All that aside, I'd like to propose a dramatic health care reform plan of my own -- an eRevolution-style reform that, while radical, might be just what the doctor ordered (or what he would order, if the government wasn't regulating his business).
A Little Background
We're used to thinking of the government chain of command running from top to bottom: the Federal government is where the real power is, and the States take care of the leftovers and the little stuff. The Founders envisioned America differently: the States were sovereign government bodies (which derived their power from their own people), and these State governments, for mutual protection in trade, law and military matters, bound themselves together via the Constitution.
The Constitution, then, served as the contract between the States - not to overrule them, but to link them together in the common defense of liberty. Our Founding Fathers were so committed to this concept that they drafted the 10th Amendment to spell it out clearly: the powers not specifically granted to the Federal government in the Constitution were to be reserved for the State governments, or simply to the people themselves (private industry, charity, local governments, etc.).
With this arrangement, the day to day talk of the nation wouldn't be focused on Washington D.C., but rather on what was happening in the State capitols. The real power then, was much closer to home. And this worked to the advantage of the common man - he is far "closer" to the decision-makers at the State level than those at the Federal level.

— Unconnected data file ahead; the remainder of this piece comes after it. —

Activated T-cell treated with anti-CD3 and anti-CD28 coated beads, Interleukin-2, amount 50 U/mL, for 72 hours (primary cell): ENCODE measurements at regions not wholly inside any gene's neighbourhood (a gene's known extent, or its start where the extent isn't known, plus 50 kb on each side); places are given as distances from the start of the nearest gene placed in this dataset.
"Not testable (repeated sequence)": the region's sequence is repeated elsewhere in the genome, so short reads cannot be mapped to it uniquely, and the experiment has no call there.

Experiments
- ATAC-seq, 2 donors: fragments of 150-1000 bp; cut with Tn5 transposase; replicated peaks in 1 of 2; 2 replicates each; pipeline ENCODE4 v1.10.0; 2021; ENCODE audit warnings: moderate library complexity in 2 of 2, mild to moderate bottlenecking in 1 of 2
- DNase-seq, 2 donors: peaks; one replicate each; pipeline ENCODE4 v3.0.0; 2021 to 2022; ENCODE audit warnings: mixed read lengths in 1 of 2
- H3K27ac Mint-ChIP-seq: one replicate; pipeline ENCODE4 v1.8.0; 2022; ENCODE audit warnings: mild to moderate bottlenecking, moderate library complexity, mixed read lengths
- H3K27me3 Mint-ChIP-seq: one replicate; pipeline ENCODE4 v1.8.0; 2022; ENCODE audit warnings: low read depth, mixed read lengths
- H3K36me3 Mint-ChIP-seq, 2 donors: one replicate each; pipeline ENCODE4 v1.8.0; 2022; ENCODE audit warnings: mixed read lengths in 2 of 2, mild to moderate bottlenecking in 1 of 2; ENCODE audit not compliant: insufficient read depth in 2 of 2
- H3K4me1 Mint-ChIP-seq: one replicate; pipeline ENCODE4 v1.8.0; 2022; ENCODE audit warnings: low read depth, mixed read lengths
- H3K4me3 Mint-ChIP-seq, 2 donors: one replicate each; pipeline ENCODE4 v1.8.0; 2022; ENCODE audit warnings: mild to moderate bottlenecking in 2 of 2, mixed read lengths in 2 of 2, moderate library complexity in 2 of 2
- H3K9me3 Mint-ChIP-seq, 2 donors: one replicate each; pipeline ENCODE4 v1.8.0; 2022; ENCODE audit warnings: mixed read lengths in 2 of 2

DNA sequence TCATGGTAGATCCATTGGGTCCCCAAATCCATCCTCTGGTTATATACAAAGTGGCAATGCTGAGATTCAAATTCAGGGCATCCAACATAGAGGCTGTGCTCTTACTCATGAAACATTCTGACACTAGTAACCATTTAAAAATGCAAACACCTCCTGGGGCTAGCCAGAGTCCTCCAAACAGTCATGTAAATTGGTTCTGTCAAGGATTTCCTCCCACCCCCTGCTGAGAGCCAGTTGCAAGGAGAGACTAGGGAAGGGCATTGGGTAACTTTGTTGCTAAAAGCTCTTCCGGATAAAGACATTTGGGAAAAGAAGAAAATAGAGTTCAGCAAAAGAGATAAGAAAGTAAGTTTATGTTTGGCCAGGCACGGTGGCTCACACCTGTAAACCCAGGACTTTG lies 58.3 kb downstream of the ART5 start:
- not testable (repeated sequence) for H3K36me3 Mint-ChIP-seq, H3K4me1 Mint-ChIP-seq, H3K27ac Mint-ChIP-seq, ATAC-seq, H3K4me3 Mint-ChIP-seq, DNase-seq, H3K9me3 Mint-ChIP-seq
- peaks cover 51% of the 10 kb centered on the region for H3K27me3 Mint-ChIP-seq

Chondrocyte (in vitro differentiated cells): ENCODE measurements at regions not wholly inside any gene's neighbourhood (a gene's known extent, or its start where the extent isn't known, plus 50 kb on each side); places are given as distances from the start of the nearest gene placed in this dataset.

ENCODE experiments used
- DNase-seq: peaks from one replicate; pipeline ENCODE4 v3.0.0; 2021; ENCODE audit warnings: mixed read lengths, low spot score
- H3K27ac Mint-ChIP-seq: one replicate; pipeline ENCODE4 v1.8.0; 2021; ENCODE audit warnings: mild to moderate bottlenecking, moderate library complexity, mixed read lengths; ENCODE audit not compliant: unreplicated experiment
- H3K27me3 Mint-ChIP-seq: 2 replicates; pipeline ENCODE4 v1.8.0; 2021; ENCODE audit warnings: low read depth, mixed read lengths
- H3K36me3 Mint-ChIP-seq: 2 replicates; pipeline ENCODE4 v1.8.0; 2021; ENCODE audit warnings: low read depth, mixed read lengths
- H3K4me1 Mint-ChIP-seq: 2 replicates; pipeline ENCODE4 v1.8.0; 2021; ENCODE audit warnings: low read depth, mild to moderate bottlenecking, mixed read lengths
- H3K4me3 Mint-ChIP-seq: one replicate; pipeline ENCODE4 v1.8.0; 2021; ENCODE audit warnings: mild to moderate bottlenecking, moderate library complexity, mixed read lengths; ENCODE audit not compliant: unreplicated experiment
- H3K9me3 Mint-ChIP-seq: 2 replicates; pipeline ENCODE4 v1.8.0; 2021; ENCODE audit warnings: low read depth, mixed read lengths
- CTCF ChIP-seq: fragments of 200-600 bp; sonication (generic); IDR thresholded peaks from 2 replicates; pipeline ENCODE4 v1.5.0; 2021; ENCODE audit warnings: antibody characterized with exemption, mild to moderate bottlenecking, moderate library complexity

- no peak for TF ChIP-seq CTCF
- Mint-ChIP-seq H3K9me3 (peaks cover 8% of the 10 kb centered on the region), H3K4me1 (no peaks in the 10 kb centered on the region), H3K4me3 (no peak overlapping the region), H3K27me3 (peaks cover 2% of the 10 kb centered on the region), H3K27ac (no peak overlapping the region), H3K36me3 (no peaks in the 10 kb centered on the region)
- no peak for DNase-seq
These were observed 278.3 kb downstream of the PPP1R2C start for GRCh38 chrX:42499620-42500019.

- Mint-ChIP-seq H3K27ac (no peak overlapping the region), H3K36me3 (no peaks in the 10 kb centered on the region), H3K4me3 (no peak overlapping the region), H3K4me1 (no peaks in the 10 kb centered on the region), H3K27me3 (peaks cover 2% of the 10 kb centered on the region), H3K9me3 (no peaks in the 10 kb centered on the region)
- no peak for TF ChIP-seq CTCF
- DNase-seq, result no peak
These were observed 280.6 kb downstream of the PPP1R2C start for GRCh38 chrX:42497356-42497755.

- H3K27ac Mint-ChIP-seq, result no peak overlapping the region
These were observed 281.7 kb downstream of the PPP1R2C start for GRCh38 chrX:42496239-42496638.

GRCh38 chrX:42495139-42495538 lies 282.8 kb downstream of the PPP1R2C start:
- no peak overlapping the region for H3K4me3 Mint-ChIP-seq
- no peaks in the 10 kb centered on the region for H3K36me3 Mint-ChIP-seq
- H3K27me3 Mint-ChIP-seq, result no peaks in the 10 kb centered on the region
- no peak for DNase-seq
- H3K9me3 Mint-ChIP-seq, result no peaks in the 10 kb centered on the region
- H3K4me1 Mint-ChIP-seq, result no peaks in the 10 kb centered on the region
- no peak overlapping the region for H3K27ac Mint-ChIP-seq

(Prime example: I recently met with a State representative from my own area of Ohio, to talk about things happening in Columbus. We enjoyed lunch at a local Bob Evans. Unless I was "somebody important," this would be far more difficult to arrange with my federal representatives.)
The "closer" I am to the people making decisions as my representatives, the more influence I can have. But the more "federal" things get, the less empowered I am as an individual citizen, and the less "voice" I really have.
So, the Founders vision of the nation involved the power being spread around to the States, not centralized in one all-powerful Washington entity. The benefits to this arrangement are numerous; not the least of which is some healthy competition between States. If one State enacts laws or starts programs that are unfavorable, people can move to another State. But if the Feds do something you don't like, where can you go, realistically? (So for me, if Ohio raised taxes too much, I might consider moving to Florida, or visa-versa. That pressure to please the population should keep each state government from going off the deep end.)
You can read the Federalist papers for more on that, particularly #45 by James Madison.
The Constitutional Option
For health care, then, the Constitutional option would be to hand all medical programs over to the State governments and private industries or charities - precisely the opposite of the federal "public option" being discussed. Here are some specifics: